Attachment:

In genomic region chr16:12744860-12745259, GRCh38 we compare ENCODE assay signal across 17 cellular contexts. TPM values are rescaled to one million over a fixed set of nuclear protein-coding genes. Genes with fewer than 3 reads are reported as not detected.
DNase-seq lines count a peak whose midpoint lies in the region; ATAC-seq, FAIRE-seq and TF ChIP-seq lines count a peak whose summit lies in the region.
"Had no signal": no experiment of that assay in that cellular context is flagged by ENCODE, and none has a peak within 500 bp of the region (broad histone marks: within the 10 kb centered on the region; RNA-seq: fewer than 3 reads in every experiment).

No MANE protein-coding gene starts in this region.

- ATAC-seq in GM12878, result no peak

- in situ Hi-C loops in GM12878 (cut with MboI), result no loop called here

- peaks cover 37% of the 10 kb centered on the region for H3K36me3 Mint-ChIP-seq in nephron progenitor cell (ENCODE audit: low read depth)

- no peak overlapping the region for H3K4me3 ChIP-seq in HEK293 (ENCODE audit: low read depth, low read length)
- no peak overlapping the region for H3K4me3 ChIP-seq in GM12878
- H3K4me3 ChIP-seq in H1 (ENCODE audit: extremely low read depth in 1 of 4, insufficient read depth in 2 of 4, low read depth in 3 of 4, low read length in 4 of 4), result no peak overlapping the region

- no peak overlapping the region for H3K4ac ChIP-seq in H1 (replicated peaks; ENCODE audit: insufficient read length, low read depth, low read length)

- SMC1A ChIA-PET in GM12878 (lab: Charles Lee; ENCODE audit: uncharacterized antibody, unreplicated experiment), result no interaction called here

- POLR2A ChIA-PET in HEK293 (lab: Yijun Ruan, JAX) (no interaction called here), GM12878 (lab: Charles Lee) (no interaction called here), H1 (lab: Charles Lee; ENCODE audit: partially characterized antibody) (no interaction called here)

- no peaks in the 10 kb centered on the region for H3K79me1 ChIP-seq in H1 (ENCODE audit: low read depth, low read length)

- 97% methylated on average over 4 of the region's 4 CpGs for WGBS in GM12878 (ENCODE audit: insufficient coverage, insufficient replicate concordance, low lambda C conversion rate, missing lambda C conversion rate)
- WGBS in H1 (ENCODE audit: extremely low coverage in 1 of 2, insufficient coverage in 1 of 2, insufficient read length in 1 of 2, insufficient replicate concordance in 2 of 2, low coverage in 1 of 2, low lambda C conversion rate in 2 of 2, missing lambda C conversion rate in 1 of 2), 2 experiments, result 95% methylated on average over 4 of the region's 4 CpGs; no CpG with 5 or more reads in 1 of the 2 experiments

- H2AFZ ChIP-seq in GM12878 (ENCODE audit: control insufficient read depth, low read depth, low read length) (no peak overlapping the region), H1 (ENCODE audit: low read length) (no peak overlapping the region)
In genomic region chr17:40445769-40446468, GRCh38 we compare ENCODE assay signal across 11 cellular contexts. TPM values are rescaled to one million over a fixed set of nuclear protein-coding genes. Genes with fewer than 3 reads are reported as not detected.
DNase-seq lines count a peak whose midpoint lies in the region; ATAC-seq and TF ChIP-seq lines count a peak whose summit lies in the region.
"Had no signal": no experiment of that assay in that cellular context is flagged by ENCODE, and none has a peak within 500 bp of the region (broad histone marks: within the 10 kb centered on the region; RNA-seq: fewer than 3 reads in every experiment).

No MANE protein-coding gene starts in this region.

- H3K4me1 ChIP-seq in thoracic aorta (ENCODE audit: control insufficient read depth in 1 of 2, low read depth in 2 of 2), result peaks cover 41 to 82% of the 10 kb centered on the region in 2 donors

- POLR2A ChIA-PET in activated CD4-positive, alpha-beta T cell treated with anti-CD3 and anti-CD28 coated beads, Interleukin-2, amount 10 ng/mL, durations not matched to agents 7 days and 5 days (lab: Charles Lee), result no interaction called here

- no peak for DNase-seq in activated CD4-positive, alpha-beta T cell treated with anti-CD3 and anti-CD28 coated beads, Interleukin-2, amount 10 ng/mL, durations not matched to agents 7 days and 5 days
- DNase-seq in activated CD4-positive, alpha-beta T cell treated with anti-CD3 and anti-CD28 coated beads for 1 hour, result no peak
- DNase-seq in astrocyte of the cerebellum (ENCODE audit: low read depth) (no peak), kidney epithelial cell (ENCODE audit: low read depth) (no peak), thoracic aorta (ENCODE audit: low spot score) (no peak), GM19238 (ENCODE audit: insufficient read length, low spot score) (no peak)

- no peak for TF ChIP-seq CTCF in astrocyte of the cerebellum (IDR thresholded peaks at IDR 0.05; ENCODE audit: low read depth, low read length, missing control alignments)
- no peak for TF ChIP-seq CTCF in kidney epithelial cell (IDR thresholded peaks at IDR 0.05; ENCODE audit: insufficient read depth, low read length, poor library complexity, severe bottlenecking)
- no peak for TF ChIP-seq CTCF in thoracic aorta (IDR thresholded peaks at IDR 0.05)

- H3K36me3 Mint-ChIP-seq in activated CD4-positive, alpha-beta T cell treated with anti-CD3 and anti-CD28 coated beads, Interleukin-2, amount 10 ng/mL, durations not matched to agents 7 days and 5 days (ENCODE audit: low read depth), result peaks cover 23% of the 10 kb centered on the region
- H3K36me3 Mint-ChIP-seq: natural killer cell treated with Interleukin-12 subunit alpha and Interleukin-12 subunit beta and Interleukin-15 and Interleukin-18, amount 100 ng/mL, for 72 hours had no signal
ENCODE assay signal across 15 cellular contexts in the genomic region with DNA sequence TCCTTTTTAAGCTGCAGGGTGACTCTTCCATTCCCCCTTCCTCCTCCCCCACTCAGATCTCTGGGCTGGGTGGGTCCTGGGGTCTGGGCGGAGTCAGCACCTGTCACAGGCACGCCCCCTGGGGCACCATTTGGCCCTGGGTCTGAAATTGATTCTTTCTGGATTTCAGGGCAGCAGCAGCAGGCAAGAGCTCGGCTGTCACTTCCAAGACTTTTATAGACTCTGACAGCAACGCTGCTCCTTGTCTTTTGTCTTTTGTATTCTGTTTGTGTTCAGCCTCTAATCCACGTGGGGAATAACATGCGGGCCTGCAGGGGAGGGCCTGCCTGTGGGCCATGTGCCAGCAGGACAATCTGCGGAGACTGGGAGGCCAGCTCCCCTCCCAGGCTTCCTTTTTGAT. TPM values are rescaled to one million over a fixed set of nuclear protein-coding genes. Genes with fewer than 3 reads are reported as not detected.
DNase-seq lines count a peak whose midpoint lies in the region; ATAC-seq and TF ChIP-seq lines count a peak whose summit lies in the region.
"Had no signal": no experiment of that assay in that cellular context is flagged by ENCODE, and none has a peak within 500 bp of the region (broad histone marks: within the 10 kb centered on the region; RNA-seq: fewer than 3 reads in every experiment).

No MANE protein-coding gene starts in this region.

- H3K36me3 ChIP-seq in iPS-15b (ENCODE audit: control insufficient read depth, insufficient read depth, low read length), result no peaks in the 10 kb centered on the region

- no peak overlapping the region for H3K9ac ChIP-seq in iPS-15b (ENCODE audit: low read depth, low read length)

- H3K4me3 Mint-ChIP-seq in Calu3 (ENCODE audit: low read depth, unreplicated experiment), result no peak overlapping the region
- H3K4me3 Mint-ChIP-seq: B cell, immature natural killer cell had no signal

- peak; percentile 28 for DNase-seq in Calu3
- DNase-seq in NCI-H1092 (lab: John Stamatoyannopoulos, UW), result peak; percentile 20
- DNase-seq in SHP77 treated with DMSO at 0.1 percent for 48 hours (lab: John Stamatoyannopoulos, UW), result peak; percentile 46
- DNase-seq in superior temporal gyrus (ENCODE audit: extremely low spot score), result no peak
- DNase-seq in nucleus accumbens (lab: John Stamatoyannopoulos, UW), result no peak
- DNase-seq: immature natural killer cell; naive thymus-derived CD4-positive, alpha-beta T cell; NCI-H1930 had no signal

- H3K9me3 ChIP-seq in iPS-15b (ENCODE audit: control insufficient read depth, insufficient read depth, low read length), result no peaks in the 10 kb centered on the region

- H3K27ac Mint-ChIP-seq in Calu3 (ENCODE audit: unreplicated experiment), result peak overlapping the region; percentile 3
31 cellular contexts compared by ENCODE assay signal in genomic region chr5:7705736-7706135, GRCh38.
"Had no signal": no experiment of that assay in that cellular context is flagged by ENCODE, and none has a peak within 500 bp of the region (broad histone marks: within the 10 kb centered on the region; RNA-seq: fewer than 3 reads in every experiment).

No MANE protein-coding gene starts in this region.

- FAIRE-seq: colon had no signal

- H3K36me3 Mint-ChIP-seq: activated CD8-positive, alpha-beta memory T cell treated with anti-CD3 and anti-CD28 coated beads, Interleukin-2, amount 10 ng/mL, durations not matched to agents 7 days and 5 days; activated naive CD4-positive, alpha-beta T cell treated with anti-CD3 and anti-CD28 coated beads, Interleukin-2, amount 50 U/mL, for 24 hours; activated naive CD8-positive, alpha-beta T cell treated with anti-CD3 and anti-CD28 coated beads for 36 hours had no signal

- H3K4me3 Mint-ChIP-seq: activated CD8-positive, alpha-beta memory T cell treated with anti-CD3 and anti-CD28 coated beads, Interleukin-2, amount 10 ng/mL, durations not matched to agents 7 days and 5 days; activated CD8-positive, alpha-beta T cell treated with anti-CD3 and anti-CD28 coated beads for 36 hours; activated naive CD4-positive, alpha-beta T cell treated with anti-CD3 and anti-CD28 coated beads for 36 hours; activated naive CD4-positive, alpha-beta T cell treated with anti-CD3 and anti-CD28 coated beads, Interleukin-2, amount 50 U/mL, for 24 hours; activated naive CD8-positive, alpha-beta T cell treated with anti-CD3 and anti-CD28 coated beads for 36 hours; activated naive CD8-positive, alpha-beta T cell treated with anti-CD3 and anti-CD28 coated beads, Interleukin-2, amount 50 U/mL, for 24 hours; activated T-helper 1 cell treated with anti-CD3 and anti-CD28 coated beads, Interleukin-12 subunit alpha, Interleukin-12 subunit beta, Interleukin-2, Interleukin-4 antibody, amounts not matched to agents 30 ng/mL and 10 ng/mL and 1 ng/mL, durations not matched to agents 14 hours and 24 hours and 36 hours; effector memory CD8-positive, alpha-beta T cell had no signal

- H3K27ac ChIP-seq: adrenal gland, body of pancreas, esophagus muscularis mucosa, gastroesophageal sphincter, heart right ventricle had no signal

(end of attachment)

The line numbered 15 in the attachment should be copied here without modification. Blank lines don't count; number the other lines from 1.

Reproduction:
- 97% methylated on average over 4 of the region's 4 CpGs for WGBS in GM12878 (ENCODE audit: insufficient coverage, insufficient replicate concordance, low lambda C conversion rate, missing lambda C conversion rate)